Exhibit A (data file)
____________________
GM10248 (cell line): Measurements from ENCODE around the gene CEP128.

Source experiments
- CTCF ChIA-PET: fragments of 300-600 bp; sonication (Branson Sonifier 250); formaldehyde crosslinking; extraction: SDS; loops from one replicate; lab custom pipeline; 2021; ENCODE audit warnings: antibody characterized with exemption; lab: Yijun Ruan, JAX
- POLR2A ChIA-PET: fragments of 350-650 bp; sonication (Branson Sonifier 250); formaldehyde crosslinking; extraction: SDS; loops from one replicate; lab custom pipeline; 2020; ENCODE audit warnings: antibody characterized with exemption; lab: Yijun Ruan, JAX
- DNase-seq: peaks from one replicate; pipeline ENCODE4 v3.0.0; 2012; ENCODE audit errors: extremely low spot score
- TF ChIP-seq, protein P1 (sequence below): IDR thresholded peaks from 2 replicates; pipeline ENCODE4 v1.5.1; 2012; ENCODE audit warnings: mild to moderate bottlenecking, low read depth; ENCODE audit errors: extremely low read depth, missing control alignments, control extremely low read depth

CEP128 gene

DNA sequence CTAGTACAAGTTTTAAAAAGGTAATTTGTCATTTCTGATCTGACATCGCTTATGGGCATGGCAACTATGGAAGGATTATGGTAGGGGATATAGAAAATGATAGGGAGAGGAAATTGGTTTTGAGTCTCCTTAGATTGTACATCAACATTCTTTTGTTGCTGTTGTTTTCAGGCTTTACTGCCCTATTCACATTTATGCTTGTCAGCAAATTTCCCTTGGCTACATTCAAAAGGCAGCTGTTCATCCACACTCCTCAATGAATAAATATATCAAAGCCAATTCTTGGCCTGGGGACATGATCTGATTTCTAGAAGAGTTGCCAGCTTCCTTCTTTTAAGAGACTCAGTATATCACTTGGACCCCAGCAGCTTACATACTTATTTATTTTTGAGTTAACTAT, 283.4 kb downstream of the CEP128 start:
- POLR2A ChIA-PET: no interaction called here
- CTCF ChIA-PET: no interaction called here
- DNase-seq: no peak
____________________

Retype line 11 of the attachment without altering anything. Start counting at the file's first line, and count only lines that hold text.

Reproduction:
- DNase-seq: no peak